Once upon a time, I dreamed I'd have daughters. It's not that I decidedly didn't think I'd have sons, I just didn't picture myself with them. I had a brother and my idea of fun wasn't playing in a mud puddle or frolicking in the weeds until I came home with a raging case of poison oak. I pictured Barbies and tea parties and shopping trips.
Then, God allowed infertility and contested adoption and, at the end of the day, I was so thrilled to have these two healthy boys. And then I had a daughter die and I was especially thankful, again, for my sons. So, one of my biggest pet peeves in ALL THE WORLD is to hear women--and I've heard A LOT--say things like, "I prayed that God would give me my daughters because I have no idea what I ever would have done with boys." Or, "God sure knew what He was doing when He gave me girls." Or, "I NEVER COULD HAVE DEALT WITH BOYS!"
I don't actually understand any of this line of thinking. Raising boys is hard work. But it's not hard work because they think farts are funny and they get dirty and they spill thousands of BBs all over the floor.
It's not hard work because they're loud and sometimes rowdy. It's not even hard work because they like battles and guns and the great outdoors. It's hard because raising someone to be a man is not for the faint of heart.
I must teach my boys how to be responsible leaders while also showing them how to have tender hearts. I must teach them to harness that energy and enthusiasm without crushing their God-given manliness. I have to show them how to honor and respect girls while walking the tightrope of not being unfairly controlled by them.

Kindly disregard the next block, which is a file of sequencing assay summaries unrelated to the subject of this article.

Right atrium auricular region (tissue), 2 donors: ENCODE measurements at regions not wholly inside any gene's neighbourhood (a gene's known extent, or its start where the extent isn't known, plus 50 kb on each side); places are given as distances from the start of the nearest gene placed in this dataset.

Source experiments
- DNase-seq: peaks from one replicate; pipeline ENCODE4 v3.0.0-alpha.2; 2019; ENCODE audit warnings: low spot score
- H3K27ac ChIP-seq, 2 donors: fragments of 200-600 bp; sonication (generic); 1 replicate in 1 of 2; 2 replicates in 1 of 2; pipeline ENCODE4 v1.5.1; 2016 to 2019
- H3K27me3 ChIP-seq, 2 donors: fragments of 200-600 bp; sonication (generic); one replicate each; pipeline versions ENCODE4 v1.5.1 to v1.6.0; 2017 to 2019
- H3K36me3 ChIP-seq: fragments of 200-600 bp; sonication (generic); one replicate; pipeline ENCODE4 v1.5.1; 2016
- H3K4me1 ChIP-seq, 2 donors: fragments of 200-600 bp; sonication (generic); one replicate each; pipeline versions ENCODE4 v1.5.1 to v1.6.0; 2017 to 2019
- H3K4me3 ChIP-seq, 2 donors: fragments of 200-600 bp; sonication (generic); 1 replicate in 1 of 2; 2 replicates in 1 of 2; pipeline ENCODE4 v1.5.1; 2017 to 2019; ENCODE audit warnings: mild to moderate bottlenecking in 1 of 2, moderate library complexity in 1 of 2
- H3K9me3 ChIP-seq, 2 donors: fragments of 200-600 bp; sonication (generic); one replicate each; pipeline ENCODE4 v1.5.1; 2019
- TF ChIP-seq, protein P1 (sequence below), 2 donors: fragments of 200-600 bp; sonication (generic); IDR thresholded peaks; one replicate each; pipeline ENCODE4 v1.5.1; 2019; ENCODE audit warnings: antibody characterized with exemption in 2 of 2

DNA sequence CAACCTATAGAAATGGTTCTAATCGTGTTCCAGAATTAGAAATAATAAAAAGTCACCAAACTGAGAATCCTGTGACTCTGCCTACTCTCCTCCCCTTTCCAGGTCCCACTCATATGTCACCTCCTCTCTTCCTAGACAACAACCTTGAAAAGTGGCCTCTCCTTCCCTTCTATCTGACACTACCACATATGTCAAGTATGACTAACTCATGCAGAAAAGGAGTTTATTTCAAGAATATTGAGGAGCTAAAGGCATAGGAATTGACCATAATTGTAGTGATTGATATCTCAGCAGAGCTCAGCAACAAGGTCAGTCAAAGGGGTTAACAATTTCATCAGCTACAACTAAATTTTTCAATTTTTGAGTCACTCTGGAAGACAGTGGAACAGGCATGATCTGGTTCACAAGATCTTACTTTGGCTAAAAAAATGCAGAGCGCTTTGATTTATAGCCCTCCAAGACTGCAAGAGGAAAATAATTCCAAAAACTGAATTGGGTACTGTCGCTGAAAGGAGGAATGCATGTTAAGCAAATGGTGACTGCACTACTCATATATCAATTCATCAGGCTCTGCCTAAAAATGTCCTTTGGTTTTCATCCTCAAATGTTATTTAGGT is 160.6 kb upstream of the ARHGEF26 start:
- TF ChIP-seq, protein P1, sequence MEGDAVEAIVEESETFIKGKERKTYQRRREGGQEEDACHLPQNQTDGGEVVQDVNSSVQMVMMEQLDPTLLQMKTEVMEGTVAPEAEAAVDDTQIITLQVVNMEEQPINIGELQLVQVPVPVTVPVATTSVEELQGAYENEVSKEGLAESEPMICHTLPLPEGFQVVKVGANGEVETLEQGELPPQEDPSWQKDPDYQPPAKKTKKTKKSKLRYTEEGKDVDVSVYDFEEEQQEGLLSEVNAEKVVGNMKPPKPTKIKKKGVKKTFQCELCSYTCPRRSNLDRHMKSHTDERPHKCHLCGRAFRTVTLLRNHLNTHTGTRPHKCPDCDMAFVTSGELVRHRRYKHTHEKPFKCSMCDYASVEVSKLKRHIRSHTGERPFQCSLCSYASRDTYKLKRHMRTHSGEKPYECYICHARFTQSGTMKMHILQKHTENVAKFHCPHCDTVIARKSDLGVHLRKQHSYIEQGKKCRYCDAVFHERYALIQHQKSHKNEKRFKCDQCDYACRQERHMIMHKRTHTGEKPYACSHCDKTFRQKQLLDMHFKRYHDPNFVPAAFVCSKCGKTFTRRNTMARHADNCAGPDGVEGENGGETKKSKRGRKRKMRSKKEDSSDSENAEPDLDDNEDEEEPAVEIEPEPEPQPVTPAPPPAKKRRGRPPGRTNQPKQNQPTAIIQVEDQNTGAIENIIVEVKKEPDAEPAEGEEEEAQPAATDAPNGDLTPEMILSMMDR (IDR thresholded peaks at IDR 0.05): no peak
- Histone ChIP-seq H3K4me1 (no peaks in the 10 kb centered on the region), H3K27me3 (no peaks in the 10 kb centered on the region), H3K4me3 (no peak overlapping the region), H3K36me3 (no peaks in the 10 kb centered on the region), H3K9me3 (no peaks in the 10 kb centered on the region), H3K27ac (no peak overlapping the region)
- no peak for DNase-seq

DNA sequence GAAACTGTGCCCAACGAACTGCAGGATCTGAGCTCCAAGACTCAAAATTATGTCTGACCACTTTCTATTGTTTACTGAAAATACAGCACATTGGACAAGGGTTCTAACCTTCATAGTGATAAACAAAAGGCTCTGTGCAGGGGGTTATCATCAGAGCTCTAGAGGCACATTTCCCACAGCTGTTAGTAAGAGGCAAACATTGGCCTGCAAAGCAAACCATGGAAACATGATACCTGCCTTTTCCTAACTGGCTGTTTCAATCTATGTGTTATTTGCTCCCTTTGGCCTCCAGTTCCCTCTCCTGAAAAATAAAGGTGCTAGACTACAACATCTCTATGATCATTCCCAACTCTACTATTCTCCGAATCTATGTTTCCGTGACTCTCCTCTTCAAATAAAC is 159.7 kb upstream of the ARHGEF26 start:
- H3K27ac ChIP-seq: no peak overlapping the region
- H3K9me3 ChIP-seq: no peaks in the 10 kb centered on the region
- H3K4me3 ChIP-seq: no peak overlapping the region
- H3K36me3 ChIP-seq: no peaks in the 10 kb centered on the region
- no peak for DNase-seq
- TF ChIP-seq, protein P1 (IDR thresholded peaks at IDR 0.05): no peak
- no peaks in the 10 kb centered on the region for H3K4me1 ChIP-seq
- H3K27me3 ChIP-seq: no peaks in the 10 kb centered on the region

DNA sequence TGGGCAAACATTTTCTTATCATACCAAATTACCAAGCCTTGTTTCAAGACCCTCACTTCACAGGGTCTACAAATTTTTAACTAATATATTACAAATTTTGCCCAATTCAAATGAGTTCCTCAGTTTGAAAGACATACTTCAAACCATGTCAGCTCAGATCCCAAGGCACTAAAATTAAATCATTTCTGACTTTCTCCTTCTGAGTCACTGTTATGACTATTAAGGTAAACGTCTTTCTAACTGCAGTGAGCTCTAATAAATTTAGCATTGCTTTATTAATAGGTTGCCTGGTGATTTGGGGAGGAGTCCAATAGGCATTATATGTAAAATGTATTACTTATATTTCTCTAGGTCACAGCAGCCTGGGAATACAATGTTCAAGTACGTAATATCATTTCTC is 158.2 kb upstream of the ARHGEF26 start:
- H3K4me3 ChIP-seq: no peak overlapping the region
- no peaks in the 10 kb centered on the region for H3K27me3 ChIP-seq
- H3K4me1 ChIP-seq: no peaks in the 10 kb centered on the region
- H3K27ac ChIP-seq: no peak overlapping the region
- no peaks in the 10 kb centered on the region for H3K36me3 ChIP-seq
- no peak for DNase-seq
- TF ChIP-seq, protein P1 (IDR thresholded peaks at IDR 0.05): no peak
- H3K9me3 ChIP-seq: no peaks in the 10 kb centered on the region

So sometimes, I wish God would drop a kicking, screaming ball of testosterone into the laps of all the women who shout from the rooftops that RAISING A BOY WOULD BE HER OWN PERSONAL NIGHTMARE. Because then they'd see that we raise what we are given. We love what we are given. We figure out what we're supposed to do with what we're given. Even when what we're given doesn't play with Barbies.
We let them yell.
We let them shoot BB guns.
We learn about wars and spiders and trucks and wrestling because these things matter to our children.
So, please stop telling me that you could never deal with boys. Our amazing God blessed me with them and I wouldn't trade them for anything. When you say that you couldn't have handled boys, it implies that there is something wrong with what He gave those of us who have them. It implies that you somehow received His favor while we got the consolation prize.
My children are not a consolation prize. They are first prize. Blue ribbon. I won. Twice. If you think about feeling sorry for me, think this only because one day they will grow all the way up and leave me. That will be the thing that does me in.
It's not the wars or the spilled BBs or the sheer volume, but the absence of these things that will break my heart. We raise what we are given. And we are blessed.